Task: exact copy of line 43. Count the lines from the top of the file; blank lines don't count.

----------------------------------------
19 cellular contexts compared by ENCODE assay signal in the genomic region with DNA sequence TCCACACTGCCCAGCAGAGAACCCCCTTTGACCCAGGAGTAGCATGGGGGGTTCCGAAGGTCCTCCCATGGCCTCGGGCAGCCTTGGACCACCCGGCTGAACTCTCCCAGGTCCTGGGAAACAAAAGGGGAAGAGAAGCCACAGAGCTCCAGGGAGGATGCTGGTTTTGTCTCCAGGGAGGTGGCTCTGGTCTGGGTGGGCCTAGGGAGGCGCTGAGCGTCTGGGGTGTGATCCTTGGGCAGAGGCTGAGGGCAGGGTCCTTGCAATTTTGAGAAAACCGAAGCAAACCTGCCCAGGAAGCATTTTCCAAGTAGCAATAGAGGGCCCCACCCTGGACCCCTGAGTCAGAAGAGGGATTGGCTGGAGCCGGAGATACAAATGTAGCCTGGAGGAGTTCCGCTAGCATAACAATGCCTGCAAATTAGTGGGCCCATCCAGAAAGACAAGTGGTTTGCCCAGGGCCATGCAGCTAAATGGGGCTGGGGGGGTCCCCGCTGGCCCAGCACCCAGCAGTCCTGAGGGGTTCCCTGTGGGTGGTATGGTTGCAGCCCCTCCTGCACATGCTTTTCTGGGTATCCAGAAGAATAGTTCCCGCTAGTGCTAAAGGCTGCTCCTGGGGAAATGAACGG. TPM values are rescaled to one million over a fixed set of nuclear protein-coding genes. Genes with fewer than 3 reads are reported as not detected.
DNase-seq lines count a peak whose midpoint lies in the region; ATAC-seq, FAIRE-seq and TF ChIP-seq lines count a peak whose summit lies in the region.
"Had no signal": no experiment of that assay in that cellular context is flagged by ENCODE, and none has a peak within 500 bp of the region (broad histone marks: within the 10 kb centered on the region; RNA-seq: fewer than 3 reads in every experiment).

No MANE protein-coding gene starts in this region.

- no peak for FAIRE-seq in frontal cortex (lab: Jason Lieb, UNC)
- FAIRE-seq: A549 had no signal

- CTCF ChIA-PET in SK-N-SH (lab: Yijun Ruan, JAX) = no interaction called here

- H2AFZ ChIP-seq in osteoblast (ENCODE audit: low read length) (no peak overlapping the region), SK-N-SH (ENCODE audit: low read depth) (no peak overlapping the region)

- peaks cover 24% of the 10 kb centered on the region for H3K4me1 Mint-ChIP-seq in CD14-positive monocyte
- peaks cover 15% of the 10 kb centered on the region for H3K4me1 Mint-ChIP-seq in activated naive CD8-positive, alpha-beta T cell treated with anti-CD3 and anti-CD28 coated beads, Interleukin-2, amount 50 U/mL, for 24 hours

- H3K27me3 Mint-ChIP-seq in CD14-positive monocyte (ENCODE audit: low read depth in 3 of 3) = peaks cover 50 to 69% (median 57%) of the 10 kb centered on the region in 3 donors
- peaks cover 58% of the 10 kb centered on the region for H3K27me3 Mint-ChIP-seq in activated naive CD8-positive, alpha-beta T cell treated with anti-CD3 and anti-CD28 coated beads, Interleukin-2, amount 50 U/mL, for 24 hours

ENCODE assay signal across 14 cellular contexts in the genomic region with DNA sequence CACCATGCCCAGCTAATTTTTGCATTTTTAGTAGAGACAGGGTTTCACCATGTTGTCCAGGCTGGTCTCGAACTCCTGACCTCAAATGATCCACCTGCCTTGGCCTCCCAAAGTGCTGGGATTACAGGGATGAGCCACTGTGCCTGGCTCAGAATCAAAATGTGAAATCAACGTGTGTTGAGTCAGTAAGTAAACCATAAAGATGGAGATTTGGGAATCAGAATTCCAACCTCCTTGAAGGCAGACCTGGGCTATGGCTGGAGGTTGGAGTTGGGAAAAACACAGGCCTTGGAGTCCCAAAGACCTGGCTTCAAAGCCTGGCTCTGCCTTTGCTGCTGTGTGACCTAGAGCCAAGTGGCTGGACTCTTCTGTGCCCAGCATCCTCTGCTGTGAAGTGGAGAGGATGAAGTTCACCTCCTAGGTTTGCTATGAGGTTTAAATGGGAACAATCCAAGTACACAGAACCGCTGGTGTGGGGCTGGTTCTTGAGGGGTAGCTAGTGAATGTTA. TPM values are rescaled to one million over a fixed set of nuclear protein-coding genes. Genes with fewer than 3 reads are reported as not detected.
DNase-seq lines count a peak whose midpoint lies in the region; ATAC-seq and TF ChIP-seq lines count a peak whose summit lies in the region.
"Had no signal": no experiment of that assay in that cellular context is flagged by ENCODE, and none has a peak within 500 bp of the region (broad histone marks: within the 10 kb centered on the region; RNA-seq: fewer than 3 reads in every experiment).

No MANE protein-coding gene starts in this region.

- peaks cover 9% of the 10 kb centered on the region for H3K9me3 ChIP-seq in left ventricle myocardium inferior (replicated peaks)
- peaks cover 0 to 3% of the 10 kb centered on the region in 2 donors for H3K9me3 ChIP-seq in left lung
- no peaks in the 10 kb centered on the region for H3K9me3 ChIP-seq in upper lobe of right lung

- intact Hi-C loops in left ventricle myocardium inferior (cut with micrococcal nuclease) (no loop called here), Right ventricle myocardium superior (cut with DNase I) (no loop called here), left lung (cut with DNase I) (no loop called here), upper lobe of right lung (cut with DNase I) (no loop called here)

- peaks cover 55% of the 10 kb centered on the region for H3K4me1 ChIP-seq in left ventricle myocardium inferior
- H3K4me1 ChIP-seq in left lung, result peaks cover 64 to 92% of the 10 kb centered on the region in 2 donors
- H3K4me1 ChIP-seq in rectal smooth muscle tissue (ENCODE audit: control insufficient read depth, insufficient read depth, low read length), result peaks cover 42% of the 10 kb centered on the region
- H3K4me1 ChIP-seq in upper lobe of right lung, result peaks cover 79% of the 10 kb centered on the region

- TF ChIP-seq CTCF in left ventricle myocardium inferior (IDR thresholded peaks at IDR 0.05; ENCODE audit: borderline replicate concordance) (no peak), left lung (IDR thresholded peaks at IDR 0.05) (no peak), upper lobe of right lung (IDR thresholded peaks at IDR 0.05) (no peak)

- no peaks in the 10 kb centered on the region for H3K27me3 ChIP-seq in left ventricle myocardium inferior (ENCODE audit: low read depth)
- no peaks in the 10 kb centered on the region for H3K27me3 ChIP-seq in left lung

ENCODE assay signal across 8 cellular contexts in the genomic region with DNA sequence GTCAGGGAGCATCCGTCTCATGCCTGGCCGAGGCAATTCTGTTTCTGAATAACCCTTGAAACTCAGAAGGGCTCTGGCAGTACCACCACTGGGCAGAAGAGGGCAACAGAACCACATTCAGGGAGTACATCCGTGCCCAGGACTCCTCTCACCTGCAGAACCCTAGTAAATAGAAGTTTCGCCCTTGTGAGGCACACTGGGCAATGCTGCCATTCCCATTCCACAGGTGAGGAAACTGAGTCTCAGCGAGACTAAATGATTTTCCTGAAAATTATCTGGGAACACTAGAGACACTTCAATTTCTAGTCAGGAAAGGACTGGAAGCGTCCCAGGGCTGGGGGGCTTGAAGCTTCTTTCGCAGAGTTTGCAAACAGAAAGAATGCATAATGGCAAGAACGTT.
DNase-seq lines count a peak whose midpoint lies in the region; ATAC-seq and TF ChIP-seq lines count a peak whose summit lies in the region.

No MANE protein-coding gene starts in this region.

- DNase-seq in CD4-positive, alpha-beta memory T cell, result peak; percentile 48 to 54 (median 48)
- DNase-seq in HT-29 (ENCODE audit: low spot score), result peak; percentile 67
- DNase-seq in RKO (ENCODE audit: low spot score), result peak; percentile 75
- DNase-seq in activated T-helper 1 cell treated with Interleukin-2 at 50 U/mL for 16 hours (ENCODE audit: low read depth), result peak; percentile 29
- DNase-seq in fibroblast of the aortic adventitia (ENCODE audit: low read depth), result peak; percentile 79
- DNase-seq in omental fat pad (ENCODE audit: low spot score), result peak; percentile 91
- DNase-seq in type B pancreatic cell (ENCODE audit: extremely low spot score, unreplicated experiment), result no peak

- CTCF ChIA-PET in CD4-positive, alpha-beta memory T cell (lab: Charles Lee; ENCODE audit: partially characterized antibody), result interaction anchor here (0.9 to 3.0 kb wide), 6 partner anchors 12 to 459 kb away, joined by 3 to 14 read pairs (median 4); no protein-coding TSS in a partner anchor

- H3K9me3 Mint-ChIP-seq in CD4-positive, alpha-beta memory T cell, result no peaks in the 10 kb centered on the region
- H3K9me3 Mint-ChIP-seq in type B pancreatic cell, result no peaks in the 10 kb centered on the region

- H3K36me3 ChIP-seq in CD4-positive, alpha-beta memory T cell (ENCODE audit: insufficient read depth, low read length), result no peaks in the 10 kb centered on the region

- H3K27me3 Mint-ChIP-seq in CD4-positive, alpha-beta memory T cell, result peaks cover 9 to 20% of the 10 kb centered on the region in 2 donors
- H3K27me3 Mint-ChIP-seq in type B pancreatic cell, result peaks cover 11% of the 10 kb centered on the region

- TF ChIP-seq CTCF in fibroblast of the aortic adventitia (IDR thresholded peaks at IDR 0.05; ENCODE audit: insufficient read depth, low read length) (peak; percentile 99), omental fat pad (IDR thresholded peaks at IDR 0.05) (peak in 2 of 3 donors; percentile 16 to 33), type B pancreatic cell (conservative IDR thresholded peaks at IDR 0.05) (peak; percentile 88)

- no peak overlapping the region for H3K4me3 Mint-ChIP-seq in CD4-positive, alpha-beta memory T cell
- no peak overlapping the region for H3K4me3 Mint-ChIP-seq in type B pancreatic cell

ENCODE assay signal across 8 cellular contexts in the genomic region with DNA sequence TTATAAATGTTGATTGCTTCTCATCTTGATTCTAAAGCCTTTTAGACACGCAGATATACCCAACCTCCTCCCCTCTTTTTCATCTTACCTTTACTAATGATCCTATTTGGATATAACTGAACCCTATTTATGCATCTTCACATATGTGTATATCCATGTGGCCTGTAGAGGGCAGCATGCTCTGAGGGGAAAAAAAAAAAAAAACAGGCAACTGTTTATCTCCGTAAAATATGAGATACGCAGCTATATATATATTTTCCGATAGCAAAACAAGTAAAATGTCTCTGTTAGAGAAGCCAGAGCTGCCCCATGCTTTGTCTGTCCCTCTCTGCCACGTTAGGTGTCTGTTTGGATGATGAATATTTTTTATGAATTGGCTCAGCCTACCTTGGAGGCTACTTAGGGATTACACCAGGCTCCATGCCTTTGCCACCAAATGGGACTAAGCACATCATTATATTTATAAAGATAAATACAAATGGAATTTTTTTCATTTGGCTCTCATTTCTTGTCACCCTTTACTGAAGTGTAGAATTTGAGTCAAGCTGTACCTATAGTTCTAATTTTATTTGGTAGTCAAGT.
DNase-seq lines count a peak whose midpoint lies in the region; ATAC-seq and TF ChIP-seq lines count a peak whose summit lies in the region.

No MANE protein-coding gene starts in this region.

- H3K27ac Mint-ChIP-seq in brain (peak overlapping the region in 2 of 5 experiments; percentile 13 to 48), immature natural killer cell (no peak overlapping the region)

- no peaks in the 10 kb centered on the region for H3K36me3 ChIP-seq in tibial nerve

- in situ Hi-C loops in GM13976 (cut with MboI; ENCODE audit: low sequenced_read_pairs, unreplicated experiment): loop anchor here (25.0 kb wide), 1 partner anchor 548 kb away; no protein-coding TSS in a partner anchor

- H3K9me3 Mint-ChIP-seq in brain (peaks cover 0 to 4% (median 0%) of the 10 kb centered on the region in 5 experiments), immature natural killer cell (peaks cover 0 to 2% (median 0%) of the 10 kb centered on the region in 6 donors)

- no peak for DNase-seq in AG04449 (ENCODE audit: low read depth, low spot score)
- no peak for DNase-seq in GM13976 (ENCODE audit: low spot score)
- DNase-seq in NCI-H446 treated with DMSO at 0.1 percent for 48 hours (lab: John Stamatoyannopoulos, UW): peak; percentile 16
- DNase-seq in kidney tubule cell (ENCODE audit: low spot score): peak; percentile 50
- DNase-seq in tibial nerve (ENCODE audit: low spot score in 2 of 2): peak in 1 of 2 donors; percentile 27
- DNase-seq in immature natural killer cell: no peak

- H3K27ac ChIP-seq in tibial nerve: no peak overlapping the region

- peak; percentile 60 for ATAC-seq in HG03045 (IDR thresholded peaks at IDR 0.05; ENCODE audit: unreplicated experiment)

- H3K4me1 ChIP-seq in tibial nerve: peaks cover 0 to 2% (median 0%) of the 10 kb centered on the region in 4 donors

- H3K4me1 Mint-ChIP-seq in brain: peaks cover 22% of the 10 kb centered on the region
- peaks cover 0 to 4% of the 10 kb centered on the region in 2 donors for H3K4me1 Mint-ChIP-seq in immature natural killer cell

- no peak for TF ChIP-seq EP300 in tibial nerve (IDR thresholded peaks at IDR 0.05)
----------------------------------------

- H3K27me3 Mint-ChIP-seq in type B pancreatic cell, result peaks cover 11% of the 10 kb centered on the region